art schools, but presently began to make a reputation as a portrait painter. In the intervals of
his engagements in this department of art, he produced pictures of the manner of subject of
"Cherries and Roses," and as these found increasing favor, and secured him commissions for
the decorations of the mansions of wealthy Parisians, he gradually increased his productiveness
in this direction, and through it he is best known to the world at large.
The old Greek legend
of the Sirens has attracted many artists, and resulted in the creation of many admirable pictures,
from races not dreamed of when Ulysses sailed upon his voyage in quest of the golden fleece.
In the composition of Adolphe La Lyre, who is an esteemed artist
of the modern school in Paris,
to which city he belongs, the tradition finds a quite original and individual interpretation.
La Lyre, a painter educated in the Bouguereau class at the Paris Art Academy, somewhat follows
his master in correct drawing and pure color, but has quite an indivudal style.
Like his twin brother, the distinguished artist Jean Benner, Emmanuel Benner commenced his life
as a designer for the mills and factories of Mulhouse in Alsace, where he was born in 1836.
At the age of thirty, having amassed some means by strict economy, he devoted himself entirely
to art, his masters in paitning being Eck, Henner, a fellow Alsatian; and Leon Bonnat. He at
first painted pictures of still life, portraits, and genre subjects, and commenced exhibiting
at the Salon in 1868. In 1875 he struck out in a new direction, and his masterly paintings of
the nude won him immediate favor. The character of his art has been sufficiently adverted to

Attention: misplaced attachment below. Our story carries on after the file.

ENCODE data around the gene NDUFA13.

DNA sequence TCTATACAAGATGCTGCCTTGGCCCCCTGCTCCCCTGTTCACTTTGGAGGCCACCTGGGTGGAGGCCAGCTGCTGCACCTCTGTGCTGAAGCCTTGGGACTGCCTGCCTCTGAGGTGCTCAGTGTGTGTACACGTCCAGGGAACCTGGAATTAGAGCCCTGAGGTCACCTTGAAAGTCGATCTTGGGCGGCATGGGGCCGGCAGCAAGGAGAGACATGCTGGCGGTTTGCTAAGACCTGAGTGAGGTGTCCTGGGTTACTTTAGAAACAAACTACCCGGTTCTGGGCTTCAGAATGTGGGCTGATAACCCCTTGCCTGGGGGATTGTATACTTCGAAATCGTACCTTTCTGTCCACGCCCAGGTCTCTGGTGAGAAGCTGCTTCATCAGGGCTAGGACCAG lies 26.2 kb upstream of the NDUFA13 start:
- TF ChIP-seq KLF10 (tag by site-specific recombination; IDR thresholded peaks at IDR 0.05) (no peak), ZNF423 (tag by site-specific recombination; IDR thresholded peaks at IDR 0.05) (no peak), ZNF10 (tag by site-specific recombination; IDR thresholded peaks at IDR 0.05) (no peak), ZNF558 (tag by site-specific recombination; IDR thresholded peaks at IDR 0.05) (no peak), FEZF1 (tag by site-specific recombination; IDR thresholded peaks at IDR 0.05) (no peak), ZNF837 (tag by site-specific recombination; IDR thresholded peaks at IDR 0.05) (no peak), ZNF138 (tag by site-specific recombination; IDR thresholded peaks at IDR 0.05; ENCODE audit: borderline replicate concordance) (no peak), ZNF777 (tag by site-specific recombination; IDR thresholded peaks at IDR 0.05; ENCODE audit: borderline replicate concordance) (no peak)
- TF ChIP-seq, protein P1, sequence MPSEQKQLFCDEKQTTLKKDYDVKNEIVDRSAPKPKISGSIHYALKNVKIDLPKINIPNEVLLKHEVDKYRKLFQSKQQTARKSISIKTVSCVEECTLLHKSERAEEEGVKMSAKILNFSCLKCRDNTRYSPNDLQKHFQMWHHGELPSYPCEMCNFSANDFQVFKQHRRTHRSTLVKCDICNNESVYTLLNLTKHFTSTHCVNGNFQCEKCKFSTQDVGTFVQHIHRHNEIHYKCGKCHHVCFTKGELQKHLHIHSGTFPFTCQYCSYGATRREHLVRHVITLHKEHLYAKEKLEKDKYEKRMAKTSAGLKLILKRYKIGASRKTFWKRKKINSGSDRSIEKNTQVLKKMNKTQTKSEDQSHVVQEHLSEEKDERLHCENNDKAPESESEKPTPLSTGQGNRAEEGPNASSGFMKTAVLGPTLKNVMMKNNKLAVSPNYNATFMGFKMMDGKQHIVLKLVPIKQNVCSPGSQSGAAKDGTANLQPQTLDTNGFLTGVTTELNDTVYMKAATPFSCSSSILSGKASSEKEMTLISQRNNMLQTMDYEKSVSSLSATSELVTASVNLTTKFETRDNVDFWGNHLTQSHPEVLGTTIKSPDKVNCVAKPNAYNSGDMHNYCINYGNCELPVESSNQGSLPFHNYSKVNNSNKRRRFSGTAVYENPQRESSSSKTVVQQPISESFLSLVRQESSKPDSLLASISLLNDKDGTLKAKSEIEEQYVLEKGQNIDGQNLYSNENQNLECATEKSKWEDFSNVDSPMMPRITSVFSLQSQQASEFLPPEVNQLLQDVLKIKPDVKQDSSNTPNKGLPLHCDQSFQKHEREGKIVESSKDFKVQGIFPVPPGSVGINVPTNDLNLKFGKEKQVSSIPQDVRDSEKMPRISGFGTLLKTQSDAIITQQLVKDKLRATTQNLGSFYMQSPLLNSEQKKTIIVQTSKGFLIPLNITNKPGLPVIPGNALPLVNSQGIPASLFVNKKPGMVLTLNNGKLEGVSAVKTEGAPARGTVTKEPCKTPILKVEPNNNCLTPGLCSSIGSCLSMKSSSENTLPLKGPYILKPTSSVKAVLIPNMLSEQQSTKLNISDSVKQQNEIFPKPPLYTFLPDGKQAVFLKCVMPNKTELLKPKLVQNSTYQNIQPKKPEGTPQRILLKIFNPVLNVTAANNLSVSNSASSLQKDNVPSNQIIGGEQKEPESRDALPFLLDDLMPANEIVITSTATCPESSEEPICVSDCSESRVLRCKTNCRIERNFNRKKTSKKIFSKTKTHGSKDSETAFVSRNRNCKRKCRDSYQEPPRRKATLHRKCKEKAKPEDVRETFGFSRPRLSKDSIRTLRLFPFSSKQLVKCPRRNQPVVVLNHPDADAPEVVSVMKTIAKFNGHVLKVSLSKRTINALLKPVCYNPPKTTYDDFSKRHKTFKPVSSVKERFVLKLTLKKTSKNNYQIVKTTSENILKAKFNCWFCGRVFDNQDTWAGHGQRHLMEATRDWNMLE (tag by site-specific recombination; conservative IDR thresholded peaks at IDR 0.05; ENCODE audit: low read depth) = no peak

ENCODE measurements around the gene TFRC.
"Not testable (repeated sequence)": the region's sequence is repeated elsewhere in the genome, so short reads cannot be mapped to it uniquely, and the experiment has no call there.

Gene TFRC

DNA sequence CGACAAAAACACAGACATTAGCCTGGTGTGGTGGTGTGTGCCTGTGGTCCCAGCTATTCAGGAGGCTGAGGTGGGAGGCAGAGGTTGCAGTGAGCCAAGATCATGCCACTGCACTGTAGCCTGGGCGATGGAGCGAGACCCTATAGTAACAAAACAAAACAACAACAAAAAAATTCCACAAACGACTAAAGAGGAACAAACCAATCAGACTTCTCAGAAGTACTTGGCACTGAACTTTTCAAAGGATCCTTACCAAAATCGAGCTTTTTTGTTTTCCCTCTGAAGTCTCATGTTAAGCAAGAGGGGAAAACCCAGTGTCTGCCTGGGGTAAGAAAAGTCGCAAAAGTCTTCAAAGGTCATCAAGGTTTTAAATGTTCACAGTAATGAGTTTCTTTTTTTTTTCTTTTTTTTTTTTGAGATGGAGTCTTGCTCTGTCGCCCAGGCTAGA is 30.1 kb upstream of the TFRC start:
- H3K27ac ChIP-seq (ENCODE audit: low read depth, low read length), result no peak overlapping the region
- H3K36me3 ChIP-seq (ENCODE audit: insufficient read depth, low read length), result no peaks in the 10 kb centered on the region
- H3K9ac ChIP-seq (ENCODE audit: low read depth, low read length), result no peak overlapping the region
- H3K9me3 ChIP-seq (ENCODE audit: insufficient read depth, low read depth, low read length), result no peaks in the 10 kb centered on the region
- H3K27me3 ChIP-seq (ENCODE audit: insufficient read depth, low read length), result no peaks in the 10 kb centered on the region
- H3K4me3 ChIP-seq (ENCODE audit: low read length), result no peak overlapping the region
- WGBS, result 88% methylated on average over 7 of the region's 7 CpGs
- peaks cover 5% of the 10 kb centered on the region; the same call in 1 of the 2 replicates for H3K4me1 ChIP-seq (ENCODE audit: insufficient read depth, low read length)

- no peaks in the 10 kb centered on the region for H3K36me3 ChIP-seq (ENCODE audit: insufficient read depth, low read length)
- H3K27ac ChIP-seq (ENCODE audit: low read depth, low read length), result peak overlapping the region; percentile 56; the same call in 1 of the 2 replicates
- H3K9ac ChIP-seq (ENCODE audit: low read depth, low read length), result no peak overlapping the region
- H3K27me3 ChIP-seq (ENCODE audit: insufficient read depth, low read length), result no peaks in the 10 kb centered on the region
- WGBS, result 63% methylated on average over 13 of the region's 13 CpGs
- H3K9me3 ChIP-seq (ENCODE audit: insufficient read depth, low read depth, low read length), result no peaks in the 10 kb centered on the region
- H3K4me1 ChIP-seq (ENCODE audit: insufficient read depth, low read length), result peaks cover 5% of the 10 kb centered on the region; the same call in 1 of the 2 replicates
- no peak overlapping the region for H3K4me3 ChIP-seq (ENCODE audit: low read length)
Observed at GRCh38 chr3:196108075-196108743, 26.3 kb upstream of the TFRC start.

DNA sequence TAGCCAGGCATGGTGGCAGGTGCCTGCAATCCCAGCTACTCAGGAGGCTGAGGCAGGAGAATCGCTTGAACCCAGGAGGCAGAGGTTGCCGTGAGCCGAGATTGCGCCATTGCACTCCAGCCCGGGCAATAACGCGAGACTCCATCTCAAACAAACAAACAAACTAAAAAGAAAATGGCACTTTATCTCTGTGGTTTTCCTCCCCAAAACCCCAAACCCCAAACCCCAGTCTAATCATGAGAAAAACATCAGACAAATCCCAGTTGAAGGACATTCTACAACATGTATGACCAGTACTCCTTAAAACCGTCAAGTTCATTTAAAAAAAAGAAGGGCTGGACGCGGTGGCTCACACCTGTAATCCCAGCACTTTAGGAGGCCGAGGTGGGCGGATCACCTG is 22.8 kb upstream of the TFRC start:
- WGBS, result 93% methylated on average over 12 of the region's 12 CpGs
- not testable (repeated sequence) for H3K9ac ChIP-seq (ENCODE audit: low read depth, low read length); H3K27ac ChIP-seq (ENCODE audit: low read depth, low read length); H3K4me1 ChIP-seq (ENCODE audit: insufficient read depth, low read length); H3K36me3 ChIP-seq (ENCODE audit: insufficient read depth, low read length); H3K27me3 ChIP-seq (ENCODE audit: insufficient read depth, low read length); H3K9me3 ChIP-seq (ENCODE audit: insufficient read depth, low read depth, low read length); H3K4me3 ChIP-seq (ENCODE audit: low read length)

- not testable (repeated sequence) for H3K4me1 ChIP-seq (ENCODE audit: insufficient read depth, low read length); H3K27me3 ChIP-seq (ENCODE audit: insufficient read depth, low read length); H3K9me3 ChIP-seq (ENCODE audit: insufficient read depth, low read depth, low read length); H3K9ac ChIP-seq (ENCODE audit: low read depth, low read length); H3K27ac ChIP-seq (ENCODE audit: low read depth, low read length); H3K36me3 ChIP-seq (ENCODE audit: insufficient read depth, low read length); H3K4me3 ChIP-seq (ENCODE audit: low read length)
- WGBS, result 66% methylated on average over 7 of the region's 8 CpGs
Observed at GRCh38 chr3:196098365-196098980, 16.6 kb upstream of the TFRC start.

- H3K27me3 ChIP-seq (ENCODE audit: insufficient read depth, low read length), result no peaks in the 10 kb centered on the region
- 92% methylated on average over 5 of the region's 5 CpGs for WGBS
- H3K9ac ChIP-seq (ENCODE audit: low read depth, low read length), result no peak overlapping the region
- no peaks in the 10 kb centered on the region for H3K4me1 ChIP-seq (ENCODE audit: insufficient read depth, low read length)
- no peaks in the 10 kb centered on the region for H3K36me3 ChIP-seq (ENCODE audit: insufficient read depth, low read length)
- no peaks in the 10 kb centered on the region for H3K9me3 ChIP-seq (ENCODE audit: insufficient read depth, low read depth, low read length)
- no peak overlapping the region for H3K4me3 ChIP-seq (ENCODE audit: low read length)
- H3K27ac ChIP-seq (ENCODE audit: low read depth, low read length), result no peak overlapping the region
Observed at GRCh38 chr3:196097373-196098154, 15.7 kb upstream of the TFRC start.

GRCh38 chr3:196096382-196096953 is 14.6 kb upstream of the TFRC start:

in Part I. of this work. Benner won his first Salon medal in 1881, with a picture very similar
in character to "The Sleeper," which was entitled "Le Repos."
The late Joseph Coomans was one of the most popular of European painters
collectors, and the sale of his works in this country alone made him a very rich man.
He was a native of Brussels, and a pupil of Professor Hasselaere
at Ghent, and of Nicaise de Keyser and Baron Wappers at the Antwerp Academy. From Antwerp he
removed to Paris, and going with the French army to Algiers, where he resided several years,
he later traveled extensively in Italy, Turkey, Greece, and the Crimea. At this time he painted
historical and portrait subjects, but in 1857 he visited Italy, and became interested in the
remains of ancient Pompeii, which were then being excavated. From this time forth he took up
the line of subjects which made him famous. He had two daughters, both of whom possessed
remarkable artistic gifts, and who, as his pupils, became well-known painters. Some
years before his death he visited America, residing here for a prolonged period, and his
daughters accompanied him and became favorites in the best New York society. Both
Miss Heva Coomans and her sister Diana [Coomans] paint the same class of objects as their father,
and very much in his manner and feeling of color. In "The Pompeiian Flower Girl" is presented
an extremely characteristic example of one talented daughter of a famous parent.
One of the younger Frenchmen [Edouard Michel Lancon] who have attracted attention at the great exhibitions is
the painter of "A Bather." He comes of artistic stock, at the head of which stood